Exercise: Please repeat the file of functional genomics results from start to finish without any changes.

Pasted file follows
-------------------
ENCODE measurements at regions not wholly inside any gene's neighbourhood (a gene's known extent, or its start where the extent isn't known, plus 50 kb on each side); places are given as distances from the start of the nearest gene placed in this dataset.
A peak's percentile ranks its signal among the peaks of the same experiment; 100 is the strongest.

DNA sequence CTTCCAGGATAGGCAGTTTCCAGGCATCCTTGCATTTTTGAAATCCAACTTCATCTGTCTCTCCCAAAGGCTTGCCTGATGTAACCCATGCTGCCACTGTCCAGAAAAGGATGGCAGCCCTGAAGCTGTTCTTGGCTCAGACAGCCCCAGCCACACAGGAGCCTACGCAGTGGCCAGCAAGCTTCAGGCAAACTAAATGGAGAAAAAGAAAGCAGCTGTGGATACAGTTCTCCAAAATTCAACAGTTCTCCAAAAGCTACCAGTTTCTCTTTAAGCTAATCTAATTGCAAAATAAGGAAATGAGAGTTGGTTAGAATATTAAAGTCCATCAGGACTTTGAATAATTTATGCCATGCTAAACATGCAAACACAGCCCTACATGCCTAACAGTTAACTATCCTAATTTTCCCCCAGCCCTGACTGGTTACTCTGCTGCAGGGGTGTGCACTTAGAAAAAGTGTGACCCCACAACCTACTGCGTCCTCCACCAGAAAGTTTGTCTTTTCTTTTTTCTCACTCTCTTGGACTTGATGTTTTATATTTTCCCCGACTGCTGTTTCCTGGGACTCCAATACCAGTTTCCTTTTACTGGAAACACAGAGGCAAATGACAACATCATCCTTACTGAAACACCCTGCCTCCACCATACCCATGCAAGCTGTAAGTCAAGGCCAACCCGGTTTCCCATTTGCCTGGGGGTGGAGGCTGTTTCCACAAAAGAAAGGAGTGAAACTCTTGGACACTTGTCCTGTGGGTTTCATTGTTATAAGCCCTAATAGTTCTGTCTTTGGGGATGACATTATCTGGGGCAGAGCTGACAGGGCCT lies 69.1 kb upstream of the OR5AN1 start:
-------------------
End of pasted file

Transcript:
ENCODE measurements at regions not wholly inside any gene's neighbourhood (a gene's known extent, or its start where the extent isn't known, plus 50 kb on each side); places are given as distances from the start of the nearest gene placed in this dataset.
A peak's percentile ranks its signal among the peaks of the same experiment; 100 is the strongest.

DNA sequence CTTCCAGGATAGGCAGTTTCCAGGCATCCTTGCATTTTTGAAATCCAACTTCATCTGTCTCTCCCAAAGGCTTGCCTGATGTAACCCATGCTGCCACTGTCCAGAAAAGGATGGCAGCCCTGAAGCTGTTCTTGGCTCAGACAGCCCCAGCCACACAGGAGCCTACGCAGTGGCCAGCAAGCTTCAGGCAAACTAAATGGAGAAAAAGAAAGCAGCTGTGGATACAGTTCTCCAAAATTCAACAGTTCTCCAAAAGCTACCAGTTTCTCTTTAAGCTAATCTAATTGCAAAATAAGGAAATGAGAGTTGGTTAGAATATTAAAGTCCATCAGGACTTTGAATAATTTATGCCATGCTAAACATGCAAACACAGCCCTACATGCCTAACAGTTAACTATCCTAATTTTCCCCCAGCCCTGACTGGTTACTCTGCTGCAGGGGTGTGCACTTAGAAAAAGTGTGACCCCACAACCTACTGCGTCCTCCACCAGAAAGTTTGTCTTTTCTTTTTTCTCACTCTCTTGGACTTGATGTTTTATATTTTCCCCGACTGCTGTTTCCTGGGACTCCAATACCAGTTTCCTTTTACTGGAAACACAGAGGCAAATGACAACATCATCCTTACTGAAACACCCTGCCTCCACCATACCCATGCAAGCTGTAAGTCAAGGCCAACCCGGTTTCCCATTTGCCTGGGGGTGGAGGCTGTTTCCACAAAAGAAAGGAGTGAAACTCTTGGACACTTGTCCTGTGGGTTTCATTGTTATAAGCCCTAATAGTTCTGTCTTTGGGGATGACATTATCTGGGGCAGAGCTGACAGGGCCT lies 69.1 kb upstream of the OR5AN1 start: